Once the metrics are determined, the utility either gets rewarded or penalized based on how well they adhere to the goals, as opposed to how much capital they deploy. The tricky part is making sure the goals explicitly include things that are important to us, like reducing their carbon emissions.

Colorado State Representative Max Tyler has introduced a bill that would require the PUC to investigate performance-based ratemaking based on a variety of metrics, including reducing carbon emissions.  We are happy to see that reducing carbon emissions is included in the list of metrics. It is crucial that minimizing carbon emissions remains a top priority.

If this bill passes, it will be the beginning of a process that can integrate metrics beyond short-term costs into the ratemaking process, including climate.

Tell the committee that regardless of whether or not they go forward with this bill, we need to integrate climate and public heath impacts into our electricity planning.

If you can’t make it to the hearing, please email the committee members:

max@maxtyler.us, diane.mitschbush.house@state.co.us, perrybuck49@gmail.com, jon.becker.house@state.co.us, terri.carver.house@state.co.us, don.coram.house@state.co.us, daneya.esgar.house@state.co.us, reptracy29@gmail.com, jovan.melton.house@state.co.us, dominick.moreno.house@state.co.us, patrick.neville.house@state.co.us, dan.nordberg.house@state.co.us, faith.winter.house@state.co.us

Want to learn more about performance-based ratemaking?

Decoupling & Demand Side Management in Colorado

Utility revenue decoupling is often seen as an enabling policy supporting “demand side management” (DSM) programs.  DSM is a catch-all term for the things you can do behind the meter that reduce the amount of energy (kWh) a utility needs to produce or the amount of capacity (kW) it needs to have available.  DSM includes investments improving the energy efficiency of buildings and their heating and cooling systems, lighting, and appliances.  It can also include “demand response” (DR) which is a dispatchable decline in energy consumption — like the ability of a utility to ask every Walmart in New England to turn down their lights or air conditioning at the same time on a moment’s notice — in order to avoid needing to build seldom used peaking power plants.

For reasons that will be obvious if you’ve read our previous posts on revenue decoupling, getting utilities to invest in these kinds of measures can be challenging, so long as their revenues are directly tied to the amount of electricity they sell.  Revenue decoupling can fix that problem.  However, reducing customer demand for energy on a larger scale, especially during times of peak demand, can seriously detract from the utility’s ability to deploy capital (on which they earn a return) for the construction of additional generating capacity.  That conflict of interests is harder to address.

But it’s worth working on, because as we’ll see below, DSM is cheap and very low risk — it’s great for rate payers, and it’s great for the economy as a whole.  It can reduce our economic sensitivity to volatile fuel prices, and often shifts investment away from low-value environmentally damaging commodities like natural gas and coal, toward skilled labor and high performance building systems and industrial components.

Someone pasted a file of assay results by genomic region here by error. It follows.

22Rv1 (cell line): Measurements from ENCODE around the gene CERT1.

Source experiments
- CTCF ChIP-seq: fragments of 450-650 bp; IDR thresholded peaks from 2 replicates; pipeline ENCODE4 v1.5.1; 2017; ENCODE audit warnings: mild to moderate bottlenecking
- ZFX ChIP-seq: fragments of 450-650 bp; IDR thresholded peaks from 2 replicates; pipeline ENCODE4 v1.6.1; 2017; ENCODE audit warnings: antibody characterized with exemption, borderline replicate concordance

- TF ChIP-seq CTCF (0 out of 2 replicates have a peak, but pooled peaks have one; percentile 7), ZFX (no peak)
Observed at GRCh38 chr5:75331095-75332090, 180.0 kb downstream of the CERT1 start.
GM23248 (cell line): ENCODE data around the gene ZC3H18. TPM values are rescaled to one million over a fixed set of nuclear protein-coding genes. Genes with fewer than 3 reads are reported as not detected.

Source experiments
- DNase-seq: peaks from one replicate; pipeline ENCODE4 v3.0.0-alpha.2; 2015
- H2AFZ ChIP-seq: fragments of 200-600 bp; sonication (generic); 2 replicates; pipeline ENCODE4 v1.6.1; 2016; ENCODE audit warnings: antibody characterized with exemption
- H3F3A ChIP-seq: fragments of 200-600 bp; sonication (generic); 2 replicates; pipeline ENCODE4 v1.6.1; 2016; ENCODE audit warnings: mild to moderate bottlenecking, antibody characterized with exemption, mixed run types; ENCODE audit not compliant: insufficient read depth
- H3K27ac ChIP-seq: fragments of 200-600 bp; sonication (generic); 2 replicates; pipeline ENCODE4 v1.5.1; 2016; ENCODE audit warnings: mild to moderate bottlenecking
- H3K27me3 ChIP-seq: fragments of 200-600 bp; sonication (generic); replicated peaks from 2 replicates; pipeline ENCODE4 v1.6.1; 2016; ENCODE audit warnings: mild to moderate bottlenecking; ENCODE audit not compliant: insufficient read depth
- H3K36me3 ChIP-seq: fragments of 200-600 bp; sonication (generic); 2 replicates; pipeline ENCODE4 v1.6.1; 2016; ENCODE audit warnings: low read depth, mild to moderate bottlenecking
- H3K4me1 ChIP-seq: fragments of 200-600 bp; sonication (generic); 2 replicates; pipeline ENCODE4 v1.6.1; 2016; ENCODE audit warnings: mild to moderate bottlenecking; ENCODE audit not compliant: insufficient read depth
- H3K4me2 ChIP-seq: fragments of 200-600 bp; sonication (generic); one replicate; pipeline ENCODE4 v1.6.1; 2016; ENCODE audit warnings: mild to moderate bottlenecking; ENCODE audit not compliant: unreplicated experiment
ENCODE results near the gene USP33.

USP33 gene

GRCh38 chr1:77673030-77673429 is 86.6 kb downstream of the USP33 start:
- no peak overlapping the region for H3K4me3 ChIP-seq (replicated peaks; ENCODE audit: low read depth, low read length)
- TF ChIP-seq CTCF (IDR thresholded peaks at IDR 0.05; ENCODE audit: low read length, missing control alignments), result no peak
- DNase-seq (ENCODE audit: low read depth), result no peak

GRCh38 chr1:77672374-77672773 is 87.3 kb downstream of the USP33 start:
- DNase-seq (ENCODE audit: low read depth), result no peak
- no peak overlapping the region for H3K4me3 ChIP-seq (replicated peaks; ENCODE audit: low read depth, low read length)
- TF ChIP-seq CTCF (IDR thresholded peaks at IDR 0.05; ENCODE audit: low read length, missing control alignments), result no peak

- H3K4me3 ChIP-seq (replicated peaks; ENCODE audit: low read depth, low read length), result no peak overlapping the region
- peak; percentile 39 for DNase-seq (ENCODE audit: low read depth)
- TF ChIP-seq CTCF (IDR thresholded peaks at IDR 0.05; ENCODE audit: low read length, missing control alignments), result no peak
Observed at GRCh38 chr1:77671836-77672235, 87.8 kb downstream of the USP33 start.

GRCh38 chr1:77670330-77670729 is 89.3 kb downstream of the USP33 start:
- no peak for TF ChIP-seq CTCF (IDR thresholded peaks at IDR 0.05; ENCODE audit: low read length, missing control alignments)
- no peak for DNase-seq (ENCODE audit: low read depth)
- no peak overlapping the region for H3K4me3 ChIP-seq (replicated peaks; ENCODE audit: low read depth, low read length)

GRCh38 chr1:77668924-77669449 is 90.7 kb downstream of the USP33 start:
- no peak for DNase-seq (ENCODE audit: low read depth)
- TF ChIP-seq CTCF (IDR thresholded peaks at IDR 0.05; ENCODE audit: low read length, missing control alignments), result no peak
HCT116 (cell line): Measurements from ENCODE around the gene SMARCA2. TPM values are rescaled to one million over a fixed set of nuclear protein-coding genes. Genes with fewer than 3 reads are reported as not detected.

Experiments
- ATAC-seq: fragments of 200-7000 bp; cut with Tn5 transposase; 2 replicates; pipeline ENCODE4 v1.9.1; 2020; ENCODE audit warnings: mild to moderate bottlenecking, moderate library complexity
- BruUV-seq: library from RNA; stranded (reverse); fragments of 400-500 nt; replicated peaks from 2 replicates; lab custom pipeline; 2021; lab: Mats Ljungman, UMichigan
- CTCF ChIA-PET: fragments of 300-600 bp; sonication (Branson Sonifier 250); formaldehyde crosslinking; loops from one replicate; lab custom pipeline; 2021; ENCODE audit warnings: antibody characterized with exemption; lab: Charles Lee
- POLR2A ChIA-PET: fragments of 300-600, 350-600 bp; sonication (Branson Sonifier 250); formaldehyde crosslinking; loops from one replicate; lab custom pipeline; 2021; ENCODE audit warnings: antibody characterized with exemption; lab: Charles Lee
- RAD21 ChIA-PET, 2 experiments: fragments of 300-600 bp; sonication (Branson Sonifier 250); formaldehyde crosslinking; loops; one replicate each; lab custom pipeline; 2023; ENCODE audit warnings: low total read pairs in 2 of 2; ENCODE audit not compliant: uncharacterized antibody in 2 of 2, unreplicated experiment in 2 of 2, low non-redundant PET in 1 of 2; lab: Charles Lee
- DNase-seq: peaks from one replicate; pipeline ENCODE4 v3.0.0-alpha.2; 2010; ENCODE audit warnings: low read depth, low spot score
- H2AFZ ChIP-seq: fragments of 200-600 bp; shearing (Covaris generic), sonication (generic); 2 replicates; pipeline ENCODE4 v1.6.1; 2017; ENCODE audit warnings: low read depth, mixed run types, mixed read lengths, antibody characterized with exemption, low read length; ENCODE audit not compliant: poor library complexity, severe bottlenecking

The rest of this post is based on the testimony that Clean Energy Action prepared for Xcel Energy’s 14AL-0660E rate case proceeding, before revenue decoupling was split off.  Much of it applies specifically to Xcel in Colorado.  However, the overall issues addressed are applicable in many traditional regulated, vertically integrated monopoly utility settings.

Why can’t we scale up DSM?

There are several barriers to Xcel profitably and cost-effectively scaling up their current DSM programs.  Removing these impediments is necessary if DSM is to realize its full potential for reducing GHG emissions from Colorado’s electricity sector.  Revenue decoupling can address some, but not all of them.

  1. There are the lost revenues from energy saved, which impacts the utility’s fixed cost recovery.  If the incentive payment that they earn by meeting DSM targets is too small to compensate for those lost revenues, then the net financial impact of investing in DSM is still negative — i.e. the utility will see investing in DSM as a losing proposition.  Xcel currently gets a “disincentive offset” to make up for lost revenues, but they say that this doesn’t entirely offset their lost revenues.
  2. Even if the performance incentive is big enough to make DSM an attractive investment, the PUC currently caps the incentive at $30M per year (including the $5M “disincentive offset”), meaning that even if there’s a larger pool of cost-effective energy efficiency measures to invest in, the utility has no reason to go above and beyond and save more energy once they’ve maxed out the incentive.
  3. If this cap were removed, the utility would still have a finite approved DSM budget.  With an unlimited performance incentive and a finite DSM budget, the utility would have an incentive to buy as much efficiency as possible, within their approved budget, which would encourage cost-effectiveness, but wouldn’t necessarily mean all the available cost-effective DSM was being acquired.
  4. Given that the utility has an annual obligation under the current DSM legislation to save a particular amount of energy (400 GWh), they have an incentive to “bank” some opportunities, and save them for later, lest they make it more difficult for themselves to satisfy their regulatory mandate in later years by buying all the easy stuff up front.
  5. It is of course the possible that beyond a certain point there simply aren’t any more scalable, cost-effective efficiency investments to be made.
  6. Finally and most seriously, declining electricity demand would pose a threat to the “used and useful” status of existing generation assets and to the utility’s future capital investment program, which is how they make basically all of their money right now.

Revenue decoupling can play an important role in overcoming some, but not all, of these limitations.  With decoupling in place, we’d expect that the utility would be willing and able to earn the entire $30M performance incentive (which they have yet to do in any year) so long as it didn’t make regulatory compliance in future years more challenging by prematurely exhausting some of the easy DSM opportunities.

Continue reading Decoupling & Demand Side Management in Colorado